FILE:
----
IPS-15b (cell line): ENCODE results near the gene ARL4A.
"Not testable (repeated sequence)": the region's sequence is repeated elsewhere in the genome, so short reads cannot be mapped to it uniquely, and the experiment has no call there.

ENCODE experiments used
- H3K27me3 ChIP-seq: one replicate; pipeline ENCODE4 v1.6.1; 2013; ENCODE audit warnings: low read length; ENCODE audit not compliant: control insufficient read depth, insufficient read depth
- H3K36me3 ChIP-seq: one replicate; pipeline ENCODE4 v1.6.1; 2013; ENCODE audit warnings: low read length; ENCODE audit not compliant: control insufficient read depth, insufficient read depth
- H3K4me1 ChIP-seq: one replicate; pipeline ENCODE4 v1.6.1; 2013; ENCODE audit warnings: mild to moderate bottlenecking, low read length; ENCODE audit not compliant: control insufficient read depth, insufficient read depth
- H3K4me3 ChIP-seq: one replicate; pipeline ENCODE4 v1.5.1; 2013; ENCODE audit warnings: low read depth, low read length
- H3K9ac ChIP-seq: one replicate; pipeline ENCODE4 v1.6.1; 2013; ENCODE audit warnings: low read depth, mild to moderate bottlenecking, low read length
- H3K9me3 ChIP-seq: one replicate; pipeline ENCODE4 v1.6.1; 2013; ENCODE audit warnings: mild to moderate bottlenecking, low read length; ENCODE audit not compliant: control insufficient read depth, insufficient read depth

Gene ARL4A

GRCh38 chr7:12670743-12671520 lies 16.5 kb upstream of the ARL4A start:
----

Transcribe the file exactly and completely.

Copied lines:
IPS-15b (cell line): ENCODE results near the gene ARL4A.
"Not testable (repeated sequence)": the region's sequence is repeated elsewhere in the genome, so short reads cannot be mapped to it uniquely, and the experiment has no call there.

ENCODE experiments used
- H3K27me3 ChIP-seq: one replicate; pipeline ENCODE4 v1.6.1; 2013; ENCODE audit warnings: low read length; ENCODE audit not compliant: control insufficient read depth, insufficient read depth
- H3K36me3 ChIP-seq: one replicate; pipeline ENCODE4 v1.6.1; 2013; ENCODE audit warnings: low read length; ENCODE audit not compliant: control insufficient read depth, insufficient read depth
- H3K4me1 ChIP-seq: one replicate; pipeline ENCODE4 v1.6.1; 2013; ENCODE audit warnings: mild to moderate bottlenecking, low read length; ENCODE audit not compliant: control insufficient read depth, insufficient read depth
- H3K4me3 ChIP-seq: one replicate; pipeline ENCODE4 v1.5.1; 2013; ENCODE audit warnings: low read depth, low read length
- H3K9ac ChIP-seq: one replicate; pipeline ENCODE4 v1.6.1; 2013; ENCODE audit warnings: low read depth, mild to moderate bottlenecking, low read length
- H3K9me3 ChIP-seq: one replicate; pipeline ENCODE4 v1.6.1; 2013; ENCODE audit warnings: mild to moderate bottlenecking, low read length; ENCODE audit not compliant: control insufficient read depth, insufficient read depth

Gene ARL4A

GRCh38 chr7:12670743-12671520 lies 16.5 kb upstream of the ARL4A start: